28th May 2019

On Wednesday the 22nd of May, Relationship Manager Grace attended the yearly finale event for Prism Collective Fund, Young City Reads. A recent addition to Prism, Young City Reads works on raising reading aspirations in young children in the Brighton & Hove areas. By selecting a focus book each year, schools far and wide are provided with ten weeks’ worth of thought-provoking resources and content to inspire conversations based on the chosen class-read. The annual ‘Big Read’ works on the simple premise of one book by one author being chosen and then read, explored, discussed and creatively engaged in by all the participating children and their teachers.




Announced on World Book Day, the 7th of March 2019, this year the chosen title was ‘The Boy at the Back of the Class’. The debut novel from Onjali Raúf who has now gone on to win The Blue Peter Book Award and The Waterstone’s Children’s Book Prize for 2019. Fast forward eleven weeks and yesterday saw the coming-together of over a thousand children and their teachers, along with local partners supporting both the schools, the author, Young City Reads and Brighton Festival. Joined together in the spectacular Brighton Dome building, all the young children who were part of the project excitedly awaited the much-anticipated presentation from Onjali Raúf, on her motivations to write, the key themes from the story and the writing process she undertook.

Raúf’s novel, ‘The Boy at the Back of the Class’, tells the story of the refugee crisis and highlights the key necessities of friendship and kindness for children whom find themselves displaced. Where once was an empty seat at the back of the class there now sits Ahmet, with the story told using humour and humility to remind us of the importance of human compassion.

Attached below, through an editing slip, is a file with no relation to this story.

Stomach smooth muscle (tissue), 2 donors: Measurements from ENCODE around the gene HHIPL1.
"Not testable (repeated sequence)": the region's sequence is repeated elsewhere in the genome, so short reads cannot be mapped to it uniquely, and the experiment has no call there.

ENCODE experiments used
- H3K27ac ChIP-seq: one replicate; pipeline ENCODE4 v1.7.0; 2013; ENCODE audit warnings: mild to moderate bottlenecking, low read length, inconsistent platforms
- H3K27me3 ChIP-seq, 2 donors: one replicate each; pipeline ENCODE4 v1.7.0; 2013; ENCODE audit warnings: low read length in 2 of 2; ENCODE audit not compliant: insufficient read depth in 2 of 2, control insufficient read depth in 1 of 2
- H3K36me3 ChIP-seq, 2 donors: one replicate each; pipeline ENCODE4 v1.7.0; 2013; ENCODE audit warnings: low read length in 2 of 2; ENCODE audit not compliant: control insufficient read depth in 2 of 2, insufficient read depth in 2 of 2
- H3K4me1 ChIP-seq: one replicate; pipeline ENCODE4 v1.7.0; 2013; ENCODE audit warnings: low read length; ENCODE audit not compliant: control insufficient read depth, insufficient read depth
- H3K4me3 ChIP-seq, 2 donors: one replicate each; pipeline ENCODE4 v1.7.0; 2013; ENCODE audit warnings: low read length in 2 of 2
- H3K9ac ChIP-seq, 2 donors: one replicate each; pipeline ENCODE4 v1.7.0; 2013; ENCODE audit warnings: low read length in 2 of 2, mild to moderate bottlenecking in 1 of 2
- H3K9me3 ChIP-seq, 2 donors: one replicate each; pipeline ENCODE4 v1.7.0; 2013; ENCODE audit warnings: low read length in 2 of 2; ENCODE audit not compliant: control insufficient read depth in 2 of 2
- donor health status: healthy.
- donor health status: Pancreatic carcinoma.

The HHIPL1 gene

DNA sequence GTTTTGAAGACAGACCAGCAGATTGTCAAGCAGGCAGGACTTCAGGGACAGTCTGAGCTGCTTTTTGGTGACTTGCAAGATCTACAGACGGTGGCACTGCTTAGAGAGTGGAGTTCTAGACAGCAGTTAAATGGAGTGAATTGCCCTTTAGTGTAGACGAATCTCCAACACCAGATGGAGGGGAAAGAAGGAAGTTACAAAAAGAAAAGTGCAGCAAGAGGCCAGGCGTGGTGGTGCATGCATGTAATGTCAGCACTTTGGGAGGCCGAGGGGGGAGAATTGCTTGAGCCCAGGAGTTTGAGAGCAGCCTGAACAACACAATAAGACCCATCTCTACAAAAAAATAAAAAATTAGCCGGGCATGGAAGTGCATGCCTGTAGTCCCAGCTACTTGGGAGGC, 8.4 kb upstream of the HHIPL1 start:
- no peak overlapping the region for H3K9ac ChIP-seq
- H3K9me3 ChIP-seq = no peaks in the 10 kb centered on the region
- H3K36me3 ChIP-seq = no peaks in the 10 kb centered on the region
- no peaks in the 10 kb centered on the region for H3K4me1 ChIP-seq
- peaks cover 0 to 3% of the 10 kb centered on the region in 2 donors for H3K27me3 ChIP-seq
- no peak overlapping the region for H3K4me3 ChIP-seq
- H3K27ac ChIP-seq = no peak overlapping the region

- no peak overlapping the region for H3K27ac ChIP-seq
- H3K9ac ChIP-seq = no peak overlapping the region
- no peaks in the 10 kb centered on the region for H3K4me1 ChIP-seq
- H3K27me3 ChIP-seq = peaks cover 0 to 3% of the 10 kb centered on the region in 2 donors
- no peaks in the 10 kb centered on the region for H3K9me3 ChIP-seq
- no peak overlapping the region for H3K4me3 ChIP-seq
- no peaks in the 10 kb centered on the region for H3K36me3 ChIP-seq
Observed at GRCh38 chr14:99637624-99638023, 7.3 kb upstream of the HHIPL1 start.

Following an introduction into Raúf’s life and career up-to this point, she informed her captivated audience that the devastating pictures we all remember of Alan Kurdi washed up on a Turkish beach in September 2015 ignited the start of her focus working with refugees. This work took her to refugee camps in both Calais and Dunkirk and ultimately motivated her to tell Ahmet’s story in her novel that then followed. Her fascinated audience of years four and five children sat quietly and still in reflection of the topic Raúf passionately discussed. Their measured and matured responses showed they too had understood the story of Ahmet and what it means in terms of the wider society they themselves live in today.

The room then once again came to life with excited chatter as Raúf asked the children if they had heard of Harry Potter, Paddington Bear and Superman? In chorus they let her know that they had, with Raúf then explaining these characters we love and know so well are refugees too. Brilliant  questions, asking what it is they can do to help and how best they can support children like Ahmet then followed, allowing Raúf to offer the children three simple suggestions they too can use: Be an inclusive friend, don’t ever be afraid to ask questions and raise awareness or funds when you can. It was clear that the children left Brighton Dome feeling motivated and engaged to be the change Raúf and themselves want to see.

As Young City Reads ‘Big Read’ finale drew to a close for 2019, the success of the book and the engagement during the event spurred on the conversations for what 2020 will hold. Through creating a reading programme open for all abilities and with a focus on fun, the team at Young City Reads excitedly know that there are many more stories to be read, more passionate discussions to be had and that there are many more children who they hope can partake.

More on Young City Reads:

More on Prism’s Collective Fund model: